'People are digging by hand' - Goal's country director on rescue effort in aftermath of Sierra Leone flooding
Hundreds have died as a result of mudslides and flooding in Freetown, the capital of Sierra Leone. GOAL’s Country Director there, Anna Fraenzel, explains how the tragedy occurred, who has been affected and what steps government and aid agencies need to take now to support those who have lost their loved ones and their homes:
While there are annual floods in Freetown associated with heavy rains, poor urban planning and over population, the death and destruction caused by Monday’s mudslide has caught everyone by surprise.
Not long before I arrived in Freetown, in October 2015, flooding resulted in 10 deaths and the temporary displacement of an estimated 14,000 people who had to be accommodated in the two main sports stadiums in the capital.
Although 300 bodies have been accounted for so far from this week’s tragedy, the death toll is expected to rise rapidly in the coming hours and days. Hundreds of people have also lost their homes, and with the floods having ripped through several informal slum settlements dotted throughout the city, thousands more are expected to be displaced.
That body count, however, already makes this one of the most devastating single day incidents to affect Freetown in its history with as many, if not more, people dying in the city in one 24-hour period than ever before.
And that includes any day during the country’s civil war, which lasted from 1991 to 2002, or even the recent Ebola crisis.
The mudslides were caused by heavy rains, which in turn, caused a hillside to collapse in the town of Regent, not far from the capital. Freetown has an estimated population of 1.2 million, and the scores of informal settlements, many of which are on hilltops or close to the sea, are all vulnerable to landslides and flooding.
It’s difficult to ascertain at this early stage exactly why this mudslide has caused so many more deaths than the one in 2015, but Monday’s event happened in a densely populated area, while the sheer amount of material that came down the mountain would also have been a factor.
But the most pressing priority for those supporting the relief efforts now is search and rescue - and that is continuing. It is an extremely difficult process, however. Freetown is built on very mountainous terrain and the rains are continuing. Many homes have been completely submerged. There is also a lack of large machinery in Freetown, so many people are digging by hand. Understandably, that slows down the process dramatically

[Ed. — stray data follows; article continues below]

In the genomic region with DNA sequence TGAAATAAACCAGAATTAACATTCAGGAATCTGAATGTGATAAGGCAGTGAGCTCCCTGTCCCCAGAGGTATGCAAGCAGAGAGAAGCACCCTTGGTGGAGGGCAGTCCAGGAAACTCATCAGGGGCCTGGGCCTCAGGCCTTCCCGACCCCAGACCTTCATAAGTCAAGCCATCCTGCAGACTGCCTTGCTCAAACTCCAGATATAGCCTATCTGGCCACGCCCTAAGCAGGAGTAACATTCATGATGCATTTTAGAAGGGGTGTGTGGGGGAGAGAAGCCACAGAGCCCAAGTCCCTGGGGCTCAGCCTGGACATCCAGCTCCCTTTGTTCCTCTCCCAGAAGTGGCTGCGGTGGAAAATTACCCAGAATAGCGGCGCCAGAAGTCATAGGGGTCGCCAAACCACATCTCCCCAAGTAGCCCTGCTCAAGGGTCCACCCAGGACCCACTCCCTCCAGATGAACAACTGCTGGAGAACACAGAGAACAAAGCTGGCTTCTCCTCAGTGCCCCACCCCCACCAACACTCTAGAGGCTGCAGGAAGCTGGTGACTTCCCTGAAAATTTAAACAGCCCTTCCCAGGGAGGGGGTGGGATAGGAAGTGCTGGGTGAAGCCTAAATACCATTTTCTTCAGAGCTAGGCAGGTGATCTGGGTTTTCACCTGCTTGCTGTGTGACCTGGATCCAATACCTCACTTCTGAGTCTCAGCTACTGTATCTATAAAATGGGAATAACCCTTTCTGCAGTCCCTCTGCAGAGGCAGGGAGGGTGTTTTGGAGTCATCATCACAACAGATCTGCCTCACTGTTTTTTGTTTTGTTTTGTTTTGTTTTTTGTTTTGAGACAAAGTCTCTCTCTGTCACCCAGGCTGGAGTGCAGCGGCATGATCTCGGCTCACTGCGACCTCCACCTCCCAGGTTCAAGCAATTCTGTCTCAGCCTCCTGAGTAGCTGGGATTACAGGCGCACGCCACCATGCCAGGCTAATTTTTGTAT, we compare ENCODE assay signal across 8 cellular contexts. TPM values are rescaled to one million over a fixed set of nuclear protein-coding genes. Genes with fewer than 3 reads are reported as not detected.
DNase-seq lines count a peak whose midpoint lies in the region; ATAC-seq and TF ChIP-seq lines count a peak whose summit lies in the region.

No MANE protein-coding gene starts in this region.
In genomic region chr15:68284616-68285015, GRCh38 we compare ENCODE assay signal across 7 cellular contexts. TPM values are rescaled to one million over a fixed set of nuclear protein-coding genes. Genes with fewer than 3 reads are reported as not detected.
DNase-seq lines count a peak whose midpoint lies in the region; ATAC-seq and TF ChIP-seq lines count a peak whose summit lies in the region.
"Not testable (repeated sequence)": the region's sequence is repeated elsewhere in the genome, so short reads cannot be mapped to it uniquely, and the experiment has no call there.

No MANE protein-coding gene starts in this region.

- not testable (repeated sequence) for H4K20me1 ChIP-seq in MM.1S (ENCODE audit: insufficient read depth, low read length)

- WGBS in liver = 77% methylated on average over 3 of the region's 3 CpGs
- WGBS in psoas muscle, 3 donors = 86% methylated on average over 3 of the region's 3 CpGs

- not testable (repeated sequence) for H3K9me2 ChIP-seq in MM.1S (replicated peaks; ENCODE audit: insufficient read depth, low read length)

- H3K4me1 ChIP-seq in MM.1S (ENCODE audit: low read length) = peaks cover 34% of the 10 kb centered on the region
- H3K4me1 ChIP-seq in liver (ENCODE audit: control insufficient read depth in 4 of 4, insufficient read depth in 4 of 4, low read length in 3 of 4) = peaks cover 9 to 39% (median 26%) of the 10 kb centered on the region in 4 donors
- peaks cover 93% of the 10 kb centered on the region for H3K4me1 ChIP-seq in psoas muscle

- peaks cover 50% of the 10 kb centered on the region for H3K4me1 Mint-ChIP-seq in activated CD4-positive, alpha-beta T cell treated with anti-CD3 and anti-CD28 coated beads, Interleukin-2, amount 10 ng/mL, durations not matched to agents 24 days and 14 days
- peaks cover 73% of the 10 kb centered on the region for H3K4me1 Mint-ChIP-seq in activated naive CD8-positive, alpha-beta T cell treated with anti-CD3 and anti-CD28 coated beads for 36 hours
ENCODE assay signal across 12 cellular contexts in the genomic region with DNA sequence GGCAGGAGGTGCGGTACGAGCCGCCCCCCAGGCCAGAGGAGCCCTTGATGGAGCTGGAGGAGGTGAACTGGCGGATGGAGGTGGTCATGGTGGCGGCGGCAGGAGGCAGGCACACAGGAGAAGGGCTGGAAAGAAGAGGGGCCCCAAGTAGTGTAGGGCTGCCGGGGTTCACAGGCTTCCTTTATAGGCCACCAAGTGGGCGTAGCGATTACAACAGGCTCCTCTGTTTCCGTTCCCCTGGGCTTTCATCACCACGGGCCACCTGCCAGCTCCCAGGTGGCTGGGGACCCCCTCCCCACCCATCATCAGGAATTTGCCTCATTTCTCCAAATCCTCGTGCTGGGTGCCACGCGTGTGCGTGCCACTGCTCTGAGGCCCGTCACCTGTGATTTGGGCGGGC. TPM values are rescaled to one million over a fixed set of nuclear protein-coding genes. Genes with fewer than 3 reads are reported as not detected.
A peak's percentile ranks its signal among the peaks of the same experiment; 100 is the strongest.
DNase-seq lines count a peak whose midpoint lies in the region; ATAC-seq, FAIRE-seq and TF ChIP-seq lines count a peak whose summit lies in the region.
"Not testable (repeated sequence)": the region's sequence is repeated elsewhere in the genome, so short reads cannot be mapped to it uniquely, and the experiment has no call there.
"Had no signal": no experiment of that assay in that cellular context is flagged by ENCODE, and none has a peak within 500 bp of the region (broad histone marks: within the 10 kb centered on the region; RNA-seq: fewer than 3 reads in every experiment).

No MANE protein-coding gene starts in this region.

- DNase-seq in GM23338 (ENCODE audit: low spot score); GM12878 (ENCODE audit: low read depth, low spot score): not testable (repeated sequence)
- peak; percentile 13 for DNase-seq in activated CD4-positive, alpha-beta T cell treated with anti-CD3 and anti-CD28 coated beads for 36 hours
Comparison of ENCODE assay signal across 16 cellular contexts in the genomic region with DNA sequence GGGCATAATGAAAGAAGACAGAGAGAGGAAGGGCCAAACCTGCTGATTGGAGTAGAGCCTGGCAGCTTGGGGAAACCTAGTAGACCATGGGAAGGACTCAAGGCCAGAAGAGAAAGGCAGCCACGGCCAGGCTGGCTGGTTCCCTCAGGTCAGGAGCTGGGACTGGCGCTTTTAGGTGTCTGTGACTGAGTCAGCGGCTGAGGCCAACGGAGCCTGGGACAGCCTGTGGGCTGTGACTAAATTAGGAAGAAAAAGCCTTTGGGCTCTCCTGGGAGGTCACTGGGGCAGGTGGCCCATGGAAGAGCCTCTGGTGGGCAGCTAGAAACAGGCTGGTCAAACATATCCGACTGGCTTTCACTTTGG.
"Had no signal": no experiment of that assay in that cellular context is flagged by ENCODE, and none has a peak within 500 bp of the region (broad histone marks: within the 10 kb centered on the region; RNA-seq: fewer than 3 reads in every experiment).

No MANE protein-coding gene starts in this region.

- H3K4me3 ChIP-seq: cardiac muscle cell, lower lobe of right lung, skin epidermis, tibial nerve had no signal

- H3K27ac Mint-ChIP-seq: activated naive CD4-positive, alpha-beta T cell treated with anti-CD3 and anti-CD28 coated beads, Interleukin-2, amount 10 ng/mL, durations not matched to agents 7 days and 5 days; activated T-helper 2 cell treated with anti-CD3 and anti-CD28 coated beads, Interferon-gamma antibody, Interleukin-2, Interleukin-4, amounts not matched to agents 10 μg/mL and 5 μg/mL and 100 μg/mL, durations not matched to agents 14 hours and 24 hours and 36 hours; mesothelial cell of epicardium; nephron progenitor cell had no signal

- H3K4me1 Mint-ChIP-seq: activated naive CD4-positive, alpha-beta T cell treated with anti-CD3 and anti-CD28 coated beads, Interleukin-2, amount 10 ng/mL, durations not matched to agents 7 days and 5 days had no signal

Meanwhile, people who have been directly or indirectly affected by the flooding are already starting to gather in large numbers at community centres, school and other buildings seeking assistance. They are desperately in need of clean drinking water, food, clothing and other support.
And while these people need our help in the short-term, we also need to be aware that the rains are expected to continue over the coming weeks. That means that the overall health situation in the city is a serious concern right now. People living in communities where water and sanitation services have been particularly affected will be at risk.
Freetown was badly affected by the Ebola crisis, and avoiding another serious outbreak, such as cholera, is a high priority for the government and the agencies supporting the response effort.
Then there are other services, such as shelter, non-food items, general psychosocial support and family tracing and reunification, which will come more into play in the coming days and these also have to be provided.
GOAL has programmes in some of the areas that have been directly affected, and we are working with the Sierra Leone government, which is coordinating the relief effort, to support on assessments and to provide support to those working on registration of survivors.